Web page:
Why the U.S. Is Buying Natural Gas From Russia?

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For a lesson in how liquefied natural gas is radically reshaping the global energy market, consider the tale of a ship due in Boston on Tuesday. The huge Gaselys tanker is being closely tracked by energy traders, since its arrival would mark the first imports into North America that includes gas from a project in Russia subject to U.S. sanctions. The journey, delayed by weather, could raise questions about where America gets its fuel.

1. Doesn’t the U.S. produce all the natural gas it needs?

Not quite. While the U.S. is the world’s biggest natural gas producer — and is now also a net exporter of the fuel, thanks to its shale gas boom and the start of exports from the Gulf Coast in February 2016 — New England is still dependent on LNG brought in on ships for almost 10 percent of its needs, mainly in winter for use in heating, according to the State Department. LNG, which is gas cooled to minus 260 degrees Fahrenheit (minus 162 degrees Celsius) so it takes up 1/600th of the volume, can’t be shipped in from new export terminals on the Gulf of Mexico. That’s because none of the world’s fleet of almost 500 tankers meets the requirements of the 1920 Jones Act, which mandates that vessels moving between U.S. ports be built and registered in the country, and crewed by Americans.

2. What’s the status of the Gaselys shipment?

French energy giant Engie SA bought the cargo to meet high gas demand during freezing weather earlier this month in the northeast U.S. (Since the ship set off from London three weeks ago, natural gas prices in the northeast U.S. have fallen from record levels.) Although it’s not unheard-of for the U.S. to receive gas from Europe — Norway has previously sent LNG to the U.S. — this would be the first time that the U.S. imported a cargo from northwest European storage tanks, some of which undoubtedly came from the $27 billion Yamal LNG plant Russia started a month ago. The Gaselys tanker changed course last week and delayed its date of arrival for weather reasons, according to Engie.

3. How much Russian gas is in the shipment?

It’s hard to know. The actual molecules were a mix of gas of varied provenance, coming as they did from a storage tank in the U.K. that also contained fuel from Algeria, Trinidad and Tobago and Qatar, among others. What we do know is that Engie bought the cargo from Petroliam Nasional Bhd and that the Malaysian company in turn bought it from Yamal LNG operator Novatek PJSC. It was the first cargo from the Siberian plant.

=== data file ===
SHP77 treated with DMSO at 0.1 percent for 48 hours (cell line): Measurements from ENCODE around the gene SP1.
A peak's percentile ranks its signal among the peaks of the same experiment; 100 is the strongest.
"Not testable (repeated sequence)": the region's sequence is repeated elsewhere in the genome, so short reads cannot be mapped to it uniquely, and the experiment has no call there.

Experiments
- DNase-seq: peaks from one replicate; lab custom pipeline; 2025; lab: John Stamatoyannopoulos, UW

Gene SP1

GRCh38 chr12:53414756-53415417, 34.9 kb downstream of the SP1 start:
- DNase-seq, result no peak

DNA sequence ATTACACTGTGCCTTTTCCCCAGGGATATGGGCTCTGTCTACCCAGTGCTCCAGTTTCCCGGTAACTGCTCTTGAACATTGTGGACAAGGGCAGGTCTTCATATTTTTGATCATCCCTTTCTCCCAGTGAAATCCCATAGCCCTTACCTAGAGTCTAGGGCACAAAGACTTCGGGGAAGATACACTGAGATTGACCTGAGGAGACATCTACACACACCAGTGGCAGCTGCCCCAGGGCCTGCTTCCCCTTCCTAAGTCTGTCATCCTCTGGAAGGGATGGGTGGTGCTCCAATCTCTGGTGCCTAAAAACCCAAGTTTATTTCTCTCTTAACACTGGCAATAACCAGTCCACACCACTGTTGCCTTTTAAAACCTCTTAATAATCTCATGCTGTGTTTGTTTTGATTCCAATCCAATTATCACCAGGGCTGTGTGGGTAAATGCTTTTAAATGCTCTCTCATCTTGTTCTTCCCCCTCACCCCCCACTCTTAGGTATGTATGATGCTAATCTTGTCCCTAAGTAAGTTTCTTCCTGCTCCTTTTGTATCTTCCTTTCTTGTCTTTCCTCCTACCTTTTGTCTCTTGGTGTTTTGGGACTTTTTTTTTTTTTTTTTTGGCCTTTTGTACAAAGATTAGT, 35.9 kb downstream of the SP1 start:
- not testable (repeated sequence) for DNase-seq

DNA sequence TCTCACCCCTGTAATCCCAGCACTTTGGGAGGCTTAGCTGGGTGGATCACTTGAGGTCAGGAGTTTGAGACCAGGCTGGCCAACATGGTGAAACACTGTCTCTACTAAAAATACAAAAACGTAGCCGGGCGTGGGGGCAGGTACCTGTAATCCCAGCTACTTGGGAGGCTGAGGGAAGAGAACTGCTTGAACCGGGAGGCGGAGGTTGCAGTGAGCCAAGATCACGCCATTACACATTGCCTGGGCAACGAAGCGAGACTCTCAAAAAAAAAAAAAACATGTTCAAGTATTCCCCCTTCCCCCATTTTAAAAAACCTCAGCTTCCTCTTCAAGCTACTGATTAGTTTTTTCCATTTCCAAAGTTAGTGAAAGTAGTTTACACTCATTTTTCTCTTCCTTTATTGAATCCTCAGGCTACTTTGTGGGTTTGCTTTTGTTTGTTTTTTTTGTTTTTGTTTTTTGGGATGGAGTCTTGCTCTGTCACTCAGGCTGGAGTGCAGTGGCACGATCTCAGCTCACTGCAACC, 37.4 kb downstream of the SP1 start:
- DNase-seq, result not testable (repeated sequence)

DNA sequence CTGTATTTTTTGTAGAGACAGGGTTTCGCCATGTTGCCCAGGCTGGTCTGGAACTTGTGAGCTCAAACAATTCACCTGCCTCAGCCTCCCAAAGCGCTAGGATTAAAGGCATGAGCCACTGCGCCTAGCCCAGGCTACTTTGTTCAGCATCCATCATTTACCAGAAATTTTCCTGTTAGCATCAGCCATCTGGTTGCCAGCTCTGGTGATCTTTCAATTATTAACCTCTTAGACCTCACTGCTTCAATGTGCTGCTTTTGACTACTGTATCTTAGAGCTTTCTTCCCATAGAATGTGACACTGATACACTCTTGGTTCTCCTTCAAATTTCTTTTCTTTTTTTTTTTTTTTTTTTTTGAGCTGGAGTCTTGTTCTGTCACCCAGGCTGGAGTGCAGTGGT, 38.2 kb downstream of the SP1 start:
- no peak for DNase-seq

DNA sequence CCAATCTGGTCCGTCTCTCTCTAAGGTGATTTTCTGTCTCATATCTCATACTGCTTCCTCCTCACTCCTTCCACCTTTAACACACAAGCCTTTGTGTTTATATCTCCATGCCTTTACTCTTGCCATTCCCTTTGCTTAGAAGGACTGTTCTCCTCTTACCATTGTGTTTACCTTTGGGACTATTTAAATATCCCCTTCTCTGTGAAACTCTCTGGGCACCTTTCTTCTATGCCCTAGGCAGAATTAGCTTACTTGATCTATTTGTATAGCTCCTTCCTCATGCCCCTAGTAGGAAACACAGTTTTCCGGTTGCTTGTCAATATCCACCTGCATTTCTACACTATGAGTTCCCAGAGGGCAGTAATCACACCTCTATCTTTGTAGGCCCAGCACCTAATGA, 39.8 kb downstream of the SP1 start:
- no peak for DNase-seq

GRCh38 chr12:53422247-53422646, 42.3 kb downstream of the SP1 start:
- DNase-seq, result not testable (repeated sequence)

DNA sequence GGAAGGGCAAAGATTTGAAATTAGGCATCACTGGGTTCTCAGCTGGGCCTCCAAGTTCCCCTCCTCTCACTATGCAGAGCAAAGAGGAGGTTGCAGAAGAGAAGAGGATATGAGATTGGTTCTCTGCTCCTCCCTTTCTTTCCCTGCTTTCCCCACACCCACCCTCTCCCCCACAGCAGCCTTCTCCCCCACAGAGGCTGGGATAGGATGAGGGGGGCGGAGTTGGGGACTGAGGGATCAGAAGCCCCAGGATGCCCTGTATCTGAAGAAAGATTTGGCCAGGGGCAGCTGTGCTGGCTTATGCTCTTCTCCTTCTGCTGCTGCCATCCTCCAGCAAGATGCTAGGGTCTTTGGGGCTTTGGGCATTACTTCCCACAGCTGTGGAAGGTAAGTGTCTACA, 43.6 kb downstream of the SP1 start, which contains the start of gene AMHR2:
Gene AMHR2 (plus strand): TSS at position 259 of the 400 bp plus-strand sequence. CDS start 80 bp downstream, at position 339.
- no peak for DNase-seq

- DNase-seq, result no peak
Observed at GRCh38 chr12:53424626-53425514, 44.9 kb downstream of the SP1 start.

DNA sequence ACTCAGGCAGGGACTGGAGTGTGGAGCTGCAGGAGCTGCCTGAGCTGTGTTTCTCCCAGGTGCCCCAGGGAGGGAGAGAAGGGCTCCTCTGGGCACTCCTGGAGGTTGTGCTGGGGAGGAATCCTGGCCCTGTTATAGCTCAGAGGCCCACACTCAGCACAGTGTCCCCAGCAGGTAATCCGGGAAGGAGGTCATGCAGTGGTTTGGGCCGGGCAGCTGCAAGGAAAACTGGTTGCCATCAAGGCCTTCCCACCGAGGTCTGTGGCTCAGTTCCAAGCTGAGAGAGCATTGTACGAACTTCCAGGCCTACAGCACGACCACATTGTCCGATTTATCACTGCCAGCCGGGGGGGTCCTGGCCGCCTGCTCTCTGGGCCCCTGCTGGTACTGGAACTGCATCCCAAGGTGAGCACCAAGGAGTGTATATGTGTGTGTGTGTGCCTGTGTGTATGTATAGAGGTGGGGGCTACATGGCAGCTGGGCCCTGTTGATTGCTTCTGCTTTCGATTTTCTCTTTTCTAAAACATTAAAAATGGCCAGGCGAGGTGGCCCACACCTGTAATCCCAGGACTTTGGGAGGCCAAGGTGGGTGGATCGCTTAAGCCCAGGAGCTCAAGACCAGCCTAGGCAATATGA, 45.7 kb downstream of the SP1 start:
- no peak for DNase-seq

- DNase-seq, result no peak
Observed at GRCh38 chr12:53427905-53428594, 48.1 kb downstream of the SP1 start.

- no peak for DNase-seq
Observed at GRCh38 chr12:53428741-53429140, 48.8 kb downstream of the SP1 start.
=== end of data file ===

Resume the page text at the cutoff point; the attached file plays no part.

4. So why didn’t it come straight from Siberia?

Because Yamal LNG is the northernmost plant producing the fuel in the world, with no sun for two months of the year and temperatures that can drop to minus 50 Celsius (minus 58 Fahrenheit), it had to build the world’s first ice-breaking LNG tankers able to sail through more than 2 meters (6.5 feet) of ice. The fuel is transshipped onto cheaper conventional vessels in northwest Europe at terminals with the facilities to do so, including the Isle of Grain near London. The ice-class tanker Christophe de Margerie picked up the first cargo for delivery to storage tanks. The first vessel of its kind is named after the colorful former Total SA chief executive officer who died in 2014 when his plane crashed into a snowplow at Moscow airport.

5. Is Russian LNG likely to come to the U.S. in the future?

Possibly, As long as prices are high enough in Asia to offset increased shipping costs in the winter, cargoes from Yamal will likely go there. Novatek has a contract with Engie for supplies from the project, which are for the Montoir terminal in western France but are not restricted by destination, meaning the French company may send them elsewhere, including its Everett terminal near Boston.

6. What about U.S. sanctions on Russian energy?

The U.S. in 2014 imposed financial sanctions on a number of Russian energy projects, including the Yamal LNG project, due to the nation’s role in the Ukrainian crisis. The restrictions forced Novatek to re-think funding options for the project, and the company banned its deputy chief executive officer, Mark Gyetvay, from working on the financing deal as he is a U.S. citizen. The project succeeded despite the sanctions. As far as the cargo on the Gaselys is concerned, Engie said the fuel is compliant with all U.S. trade laws.

7. What does this signal for the future?

It may seem odd that the U.S. is importing gas at the same time that it’s on its way to becoming one of the world’s biggest exporters. But what the shipment highlights is that thanks to a global boom in LNG production, natural gas is on the verge of becoming a truly global commodity unbound by the physical constraints of pipelines.

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Source: Washington Post, By Rob Verdonck and Anna Shiryaevskaya

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